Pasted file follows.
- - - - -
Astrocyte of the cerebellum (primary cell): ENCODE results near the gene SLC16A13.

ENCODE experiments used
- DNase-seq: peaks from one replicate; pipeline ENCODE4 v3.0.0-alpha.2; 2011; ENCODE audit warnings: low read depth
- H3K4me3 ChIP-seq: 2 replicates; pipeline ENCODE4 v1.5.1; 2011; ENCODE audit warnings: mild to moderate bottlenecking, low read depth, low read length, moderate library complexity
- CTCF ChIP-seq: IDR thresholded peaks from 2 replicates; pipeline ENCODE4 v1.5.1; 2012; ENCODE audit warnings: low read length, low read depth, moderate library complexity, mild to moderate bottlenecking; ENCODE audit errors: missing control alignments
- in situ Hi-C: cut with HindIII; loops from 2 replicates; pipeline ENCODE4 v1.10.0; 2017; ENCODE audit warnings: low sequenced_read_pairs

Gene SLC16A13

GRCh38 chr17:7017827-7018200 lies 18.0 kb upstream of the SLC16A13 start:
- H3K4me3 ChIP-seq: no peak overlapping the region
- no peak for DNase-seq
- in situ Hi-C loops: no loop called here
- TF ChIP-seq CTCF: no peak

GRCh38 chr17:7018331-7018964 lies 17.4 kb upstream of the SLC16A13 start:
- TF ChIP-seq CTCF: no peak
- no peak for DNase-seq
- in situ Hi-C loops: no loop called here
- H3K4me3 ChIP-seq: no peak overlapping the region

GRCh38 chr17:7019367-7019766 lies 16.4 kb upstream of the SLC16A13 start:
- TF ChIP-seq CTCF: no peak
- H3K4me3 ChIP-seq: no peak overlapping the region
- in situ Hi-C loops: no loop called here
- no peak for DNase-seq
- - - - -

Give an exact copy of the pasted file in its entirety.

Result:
Astrocyte of the cerebellum (primary cell): ENCODE results near the gene SLC16A13.

ENCODE experiments used
- DNase-seq: peaks from one replicate; pipeline ENCODE4 v3.0.0-alpha.2; 2011; ENCODE audit warnings: low read depth
- H3K4me3 ChIP-seq: 2 replicates; pipeline ENCODE4 v1.5.1; 2011; ENCODE audit warnings: mild to moderate bottlenecking, low read depth, low read length, moderate library complexity
- CTCF ChIP-seq: IDR thresholded peaks from 2 replicates; pipeline ENCODE4 v1.5.1; 2012; ENCODE audit warnings: low read length, low read depth, moderate library complexity, mild to moderate bottlenecking; ENCODE audit errors: missing control alignments
- in situ Hi-C: cut with HindIII; loops from 2 replicates; pipeline ENCODE4 v1.10.0; 2017; ENCODE audit warnings: low sequenced_read_pairs

Gene SLC16A13

GRCh38 chr17:7017827-7018200 lies 18.0 kb upstream of the SLC16A13 start:
- H3K4me3 ChIP-seq: no peak overlapping the region
- no peak for DNase-seq
- in situ Hi-C loops: no loop called here
- TF ChIP-seq CTCF: no peak

GRCh38 chr17:7018331-7018964 lies 17.4 kb upstream of the SLC16A13 start:
- TF ChIP-seq CTCF: no peak
- no peak for DNase-seq
- in situ Hi-C loops: no loop called here
- H3K4me3 ChIP-seq: no peak overlapping the region

GRCh38 chr17:7019367-7019766 lies 16.4 kb upstream of the SLC16A13 start:
- TF ChIP-seq CTCF: no peak
- H3K4me3 ChIP-seq: no peak overlapping the region
- in situ Hi-C loops: no loop called here
- no peak for DNase-seq